Is there potential for abuse? Of course. An Internet-era J. Edgar Hoover is frightening to conjure. But what Snowden exposed was not some rogue government-inside-the-government conspiracy. It’s a program that’s legal, reviewed by Congress and subject to court oversight.

So it’s okay if the government monitors masses of innocent people as long as it’s reviewed by a clique of gagged members of Congress and a secret rubber-stamp “court.” That’s what I call trust in power. Frankly, it’s more alarming that the spying is legal rather than rogue. Michael Kinsley once said, “The scandal isn’t what’s illegal, the scandal is what’s legal.”

Miller’s progressive colleague Richard Cohen said much the same thing in much the same tone:

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Action Alert: Nullify Federal Gun ‘Laws’ Locally in the state of Colorado

Colorado state lawmakers showed themselves as anti-gun zealots during the last legislative session, despite tenacious local opposition. In reaction, grassroots activists have initiated efforts to  recall state Senator John Morse, gathering more than 16,000 signatures.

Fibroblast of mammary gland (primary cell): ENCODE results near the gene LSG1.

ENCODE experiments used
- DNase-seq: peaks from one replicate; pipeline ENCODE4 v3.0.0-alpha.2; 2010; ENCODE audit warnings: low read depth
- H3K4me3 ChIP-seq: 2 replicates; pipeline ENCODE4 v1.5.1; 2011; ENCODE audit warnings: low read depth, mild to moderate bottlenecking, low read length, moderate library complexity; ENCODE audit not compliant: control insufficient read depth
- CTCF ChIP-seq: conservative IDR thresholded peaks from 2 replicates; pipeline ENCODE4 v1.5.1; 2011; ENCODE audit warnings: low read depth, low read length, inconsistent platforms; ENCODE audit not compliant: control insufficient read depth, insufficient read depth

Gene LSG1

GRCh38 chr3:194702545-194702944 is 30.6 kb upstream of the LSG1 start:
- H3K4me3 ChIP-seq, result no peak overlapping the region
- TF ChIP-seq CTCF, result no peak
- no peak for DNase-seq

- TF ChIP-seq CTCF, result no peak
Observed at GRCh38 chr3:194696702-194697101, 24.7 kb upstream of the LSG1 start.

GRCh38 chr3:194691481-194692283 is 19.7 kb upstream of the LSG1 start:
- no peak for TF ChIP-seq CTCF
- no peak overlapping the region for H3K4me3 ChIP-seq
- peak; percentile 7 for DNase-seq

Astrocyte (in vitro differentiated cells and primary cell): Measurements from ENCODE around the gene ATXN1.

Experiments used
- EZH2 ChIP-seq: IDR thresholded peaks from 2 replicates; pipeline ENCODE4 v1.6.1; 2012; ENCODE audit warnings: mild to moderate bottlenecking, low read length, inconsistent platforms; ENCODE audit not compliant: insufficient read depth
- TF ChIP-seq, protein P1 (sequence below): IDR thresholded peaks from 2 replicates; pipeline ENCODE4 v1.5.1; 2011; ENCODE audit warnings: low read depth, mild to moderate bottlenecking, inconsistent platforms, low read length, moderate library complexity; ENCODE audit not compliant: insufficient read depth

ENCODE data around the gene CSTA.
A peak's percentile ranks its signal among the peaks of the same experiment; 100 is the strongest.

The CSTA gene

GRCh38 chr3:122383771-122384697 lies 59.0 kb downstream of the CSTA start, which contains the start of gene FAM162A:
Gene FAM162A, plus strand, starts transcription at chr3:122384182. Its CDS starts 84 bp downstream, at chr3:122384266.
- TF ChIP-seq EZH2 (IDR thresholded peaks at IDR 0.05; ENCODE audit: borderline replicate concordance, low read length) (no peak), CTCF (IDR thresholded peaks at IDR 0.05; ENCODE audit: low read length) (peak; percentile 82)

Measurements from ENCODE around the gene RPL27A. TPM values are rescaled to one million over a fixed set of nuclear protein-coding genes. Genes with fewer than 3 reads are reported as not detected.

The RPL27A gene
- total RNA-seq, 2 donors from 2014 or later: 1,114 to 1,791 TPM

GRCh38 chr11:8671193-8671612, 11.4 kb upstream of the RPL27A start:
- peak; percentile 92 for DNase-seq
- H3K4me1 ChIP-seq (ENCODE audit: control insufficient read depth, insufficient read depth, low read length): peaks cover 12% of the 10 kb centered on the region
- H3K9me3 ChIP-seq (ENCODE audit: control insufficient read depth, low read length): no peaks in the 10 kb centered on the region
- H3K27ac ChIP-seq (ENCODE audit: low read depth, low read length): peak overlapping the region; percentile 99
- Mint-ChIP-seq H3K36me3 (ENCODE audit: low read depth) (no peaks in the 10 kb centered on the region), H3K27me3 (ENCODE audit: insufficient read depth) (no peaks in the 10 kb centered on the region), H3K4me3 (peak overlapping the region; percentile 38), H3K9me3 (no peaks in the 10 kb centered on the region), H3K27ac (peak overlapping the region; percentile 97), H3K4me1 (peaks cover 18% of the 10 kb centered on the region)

Clearly, at this point Coloradans can’t count on their state lawmakers to protect their right to keep and bear arms from federal infringement.

Bring your sheriff, local law enforcement, and your community together. Educate each other on nullification, the Second Amendment, and the Constitution. Teach community members that no state or locality is forced into enforcing federal laws. Then introduce model legislation to preserve the Second Amendment to your local lawmakers. Encourage your city, town, municipality and county officials to refuse to aid, enforce, or provide resources to the federal government when it attempts to violate Second Amendment.

Local noncompliance can create major obstructions and impediments. Federal law enforcement agencies lack the manpower and resources to enforce federal laws on their own. They always require the aid of state AND local law enforcement. As Judge Andrew Napolitano said recently, widespread noncompliance can make a federal law “nearly impossible to enforce” (video here).

It’s going to take work to ensure that this is how things play out.  Here’s what you can start doing right now.